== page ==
‘I mean, I wouldn't say I was sober’: Exploring the psychosocial impact of e-scooter injuries and aligning a collaborative public health response

Timothy Piatkowski, James Moran, Ruth Canty, Cassandra J. C. Wright

Research output: Contribution to journalArticlepeer-review

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Abstract

Issue Addressed: E-scooters are sought after for their cost-effectiveness, sustainability, and efficiency in urban transportation. However, this popularity has been accompanied by a surge in injuries, prompting a deeper investigation into the factors influencing risk perceptions among e-scooter users.
Methods: Using a qualitative approach, we conducted 19 interviews with those who attended an emergency department as a result of e-scooter injury. We aimed to understand the psychosocial effects of these incidents and employed thematic analysis to discern recurrent patterns in participants' experiences, focusing on alterations in daily life, community response, perception shifts, and avenues to enhance safety awareness.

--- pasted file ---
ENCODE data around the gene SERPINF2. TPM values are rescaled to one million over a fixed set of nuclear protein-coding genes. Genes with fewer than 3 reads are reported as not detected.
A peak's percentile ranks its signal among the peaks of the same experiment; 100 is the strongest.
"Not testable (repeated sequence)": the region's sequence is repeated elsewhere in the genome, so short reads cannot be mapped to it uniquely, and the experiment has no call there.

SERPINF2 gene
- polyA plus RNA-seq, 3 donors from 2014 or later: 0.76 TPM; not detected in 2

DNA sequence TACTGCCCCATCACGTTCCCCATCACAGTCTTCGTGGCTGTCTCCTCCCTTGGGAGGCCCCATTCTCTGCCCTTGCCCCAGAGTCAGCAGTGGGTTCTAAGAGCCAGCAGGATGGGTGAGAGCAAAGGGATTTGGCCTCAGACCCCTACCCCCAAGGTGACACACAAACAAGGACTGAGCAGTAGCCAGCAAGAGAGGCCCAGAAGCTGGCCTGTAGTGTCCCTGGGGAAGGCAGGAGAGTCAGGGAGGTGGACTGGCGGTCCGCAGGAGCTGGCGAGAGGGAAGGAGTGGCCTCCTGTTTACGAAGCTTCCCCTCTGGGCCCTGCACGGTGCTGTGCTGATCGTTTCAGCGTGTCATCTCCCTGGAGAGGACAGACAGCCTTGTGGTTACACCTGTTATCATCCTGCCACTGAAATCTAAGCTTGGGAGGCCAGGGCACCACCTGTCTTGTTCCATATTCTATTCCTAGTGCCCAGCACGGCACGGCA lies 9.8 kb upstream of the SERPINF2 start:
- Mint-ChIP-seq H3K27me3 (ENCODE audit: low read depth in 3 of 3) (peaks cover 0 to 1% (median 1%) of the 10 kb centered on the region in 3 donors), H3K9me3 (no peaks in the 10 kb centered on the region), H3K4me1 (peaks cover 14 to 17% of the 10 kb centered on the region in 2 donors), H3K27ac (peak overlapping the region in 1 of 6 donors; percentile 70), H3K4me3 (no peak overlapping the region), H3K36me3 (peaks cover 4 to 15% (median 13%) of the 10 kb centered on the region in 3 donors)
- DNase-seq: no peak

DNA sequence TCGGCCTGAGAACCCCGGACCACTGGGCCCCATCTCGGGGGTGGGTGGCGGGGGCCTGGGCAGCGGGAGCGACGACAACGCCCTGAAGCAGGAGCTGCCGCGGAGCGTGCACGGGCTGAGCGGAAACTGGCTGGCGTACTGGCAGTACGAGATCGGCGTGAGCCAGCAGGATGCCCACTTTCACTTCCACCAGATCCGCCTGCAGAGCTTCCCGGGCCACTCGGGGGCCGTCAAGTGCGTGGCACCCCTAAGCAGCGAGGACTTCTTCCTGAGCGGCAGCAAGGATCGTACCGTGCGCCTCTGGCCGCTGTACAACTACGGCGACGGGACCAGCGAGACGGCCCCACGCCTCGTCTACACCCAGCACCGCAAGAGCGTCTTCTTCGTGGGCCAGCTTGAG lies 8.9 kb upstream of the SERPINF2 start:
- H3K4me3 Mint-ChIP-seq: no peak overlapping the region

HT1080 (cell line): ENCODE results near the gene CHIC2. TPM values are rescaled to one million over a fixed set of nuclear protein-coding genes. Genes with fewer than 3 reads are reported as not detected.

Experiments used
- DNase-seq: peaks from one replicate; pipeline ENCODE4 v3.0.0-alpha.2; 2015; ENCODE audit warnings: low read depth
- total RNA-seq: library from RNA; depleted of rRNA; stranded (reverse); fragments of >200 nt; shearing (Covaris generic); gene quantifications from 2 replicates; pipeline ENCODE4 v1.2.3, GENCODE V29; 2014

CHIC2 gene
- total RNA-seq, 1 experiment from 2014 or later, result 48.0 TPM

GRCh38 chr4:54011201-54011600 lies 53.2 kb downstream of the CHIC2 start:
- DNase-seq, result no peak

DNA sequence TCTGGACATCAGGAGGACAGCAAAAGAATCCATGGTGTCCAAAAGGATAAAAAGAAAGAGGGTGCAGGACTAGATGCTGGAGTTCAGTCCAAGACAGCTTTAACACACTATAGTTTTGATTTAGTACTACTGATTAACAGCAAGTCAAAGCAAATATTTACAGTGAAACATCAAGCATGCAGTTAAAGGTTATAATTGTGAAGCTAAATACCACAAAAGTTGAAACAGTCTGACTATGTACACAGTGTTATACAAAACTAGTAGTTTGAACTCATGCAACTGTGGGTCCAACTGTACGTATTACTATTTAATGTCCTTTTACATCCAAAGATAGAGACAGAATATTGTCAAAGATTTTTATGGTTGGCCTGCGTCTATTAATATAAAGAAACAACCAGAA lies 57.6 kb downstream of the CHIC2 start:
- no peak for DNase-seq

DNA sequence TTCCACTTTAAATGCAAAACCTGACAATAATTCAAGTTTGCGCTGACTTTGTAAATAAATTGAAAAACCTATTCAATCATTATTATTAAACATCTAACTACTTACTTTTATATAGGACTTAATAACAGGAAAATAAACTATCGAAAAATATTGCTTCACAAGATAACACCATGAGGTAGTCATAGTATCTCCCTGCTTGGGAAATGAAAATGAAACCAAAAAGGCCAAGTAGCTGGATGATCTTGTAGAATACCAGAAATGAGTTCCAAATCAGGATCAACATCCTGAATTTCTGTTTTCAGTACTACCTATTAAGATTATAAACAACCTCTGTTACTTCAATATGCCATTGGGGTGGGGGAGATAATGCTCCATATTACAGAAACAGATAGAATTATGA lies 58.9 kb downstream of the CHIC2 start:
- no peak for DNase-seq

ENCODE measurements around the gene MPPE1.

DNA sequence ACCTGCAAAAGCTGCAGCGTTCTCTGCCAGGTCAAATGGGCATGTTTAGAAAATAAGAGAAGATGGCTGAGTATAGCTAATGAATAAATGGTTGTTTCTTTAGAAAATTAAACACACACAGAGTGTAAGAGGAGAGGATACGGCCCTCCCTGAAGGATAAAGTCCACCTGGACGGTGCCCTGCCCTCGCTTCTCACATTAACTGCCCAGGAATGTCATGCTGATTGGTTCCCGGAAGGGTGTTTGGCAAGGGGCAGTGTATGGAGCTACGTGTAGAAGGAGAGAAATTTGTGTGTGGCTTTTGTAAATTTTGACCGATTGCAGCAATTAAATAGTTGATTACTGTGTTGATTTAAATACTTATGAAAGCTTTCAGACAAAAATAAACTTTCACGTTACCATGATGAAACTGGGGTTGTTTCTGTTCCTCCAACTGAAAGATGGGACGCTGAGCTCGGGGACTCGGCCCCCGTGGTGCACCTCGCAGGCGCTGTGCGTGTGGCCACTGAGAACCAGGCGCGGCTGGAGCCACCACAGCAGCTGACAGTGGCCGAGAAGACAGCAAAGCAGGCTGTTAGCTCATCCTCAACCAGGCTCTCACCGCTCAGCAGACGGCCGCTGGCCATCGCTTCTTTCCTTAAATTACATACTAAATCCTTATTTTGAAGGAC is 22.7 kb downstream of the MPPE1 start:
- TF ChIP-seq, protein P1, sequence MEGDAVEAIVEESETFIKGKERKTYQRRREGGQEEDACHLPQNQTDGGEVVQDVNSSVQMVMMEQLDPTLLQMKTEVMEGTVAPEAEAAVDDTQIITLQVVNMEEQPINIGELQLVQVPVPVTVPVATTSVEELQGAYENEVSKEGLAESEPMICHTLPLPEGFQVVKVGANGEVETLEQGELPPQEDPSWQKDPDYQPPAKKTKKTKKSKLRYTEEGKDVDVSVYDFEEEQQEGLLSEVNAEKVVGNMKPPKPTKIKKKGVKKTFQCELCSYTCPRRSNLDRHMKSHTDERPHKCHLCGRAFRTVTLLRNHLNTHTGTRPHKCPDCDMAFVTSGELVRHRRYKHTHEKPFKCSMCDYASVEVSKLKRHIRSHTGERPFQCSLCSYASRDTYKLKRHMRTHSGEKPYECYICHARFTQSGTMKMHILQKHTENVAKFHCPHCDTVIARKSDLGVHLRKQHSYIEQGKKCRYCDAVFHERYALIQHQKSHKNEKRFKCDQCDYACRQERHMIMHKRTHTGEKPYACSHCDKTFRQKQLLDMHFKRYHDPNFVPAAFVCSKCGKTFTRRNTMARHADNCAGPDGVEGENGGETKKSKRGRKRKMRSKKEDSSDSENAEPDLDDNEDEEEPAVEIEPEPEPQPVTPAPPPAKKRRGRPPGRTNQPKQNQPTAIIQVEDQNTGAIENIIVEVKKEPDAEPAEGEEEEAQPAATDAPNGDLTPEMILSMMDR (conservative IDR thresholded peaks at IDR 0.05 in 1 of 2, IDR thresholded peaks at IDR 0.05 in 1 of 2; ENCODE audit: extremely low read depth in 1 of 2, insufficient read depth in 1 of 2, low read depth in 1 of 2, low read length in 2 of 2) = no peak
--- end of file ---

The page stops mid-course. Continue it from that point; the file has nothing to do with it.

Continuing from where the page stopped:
Results: The findings underscored significant disruptions to daily life due to injuries, demonstrating enduring impacts on lifestyle and wellbeing. Participants exhibited a perceptual shift, transitioning from perceiving e-scooters as enjoyable to viewing them as dangerous. Recommendations for enhancing safety awareness included accessible and clear safety education, pre-ride briefings, real-time safety guidance, temporal rental restrictions, and mandatory breathalysers before e-scooter use.
Conclusions: The study underscores the importance of considering not only the individual experiences and perceptions of e-scooter injuries but also the broader social context, including the night-time economy. Leveraging peer narratives and community engagement is vital to reshape risk perceptions and promote harm reduction messages.
So What? A comprehensive approach through proactive interventions and robust educational strategies is essential to foster responsible e-scooter usage and prioritise public safety.
Original languageEnglish
Pages (from-to)1-8
Number of pages8
JournalHealth Promotion Journal of Australia
Early online date2024
DOIs
Publication statusE-pub ahead of print - 2024

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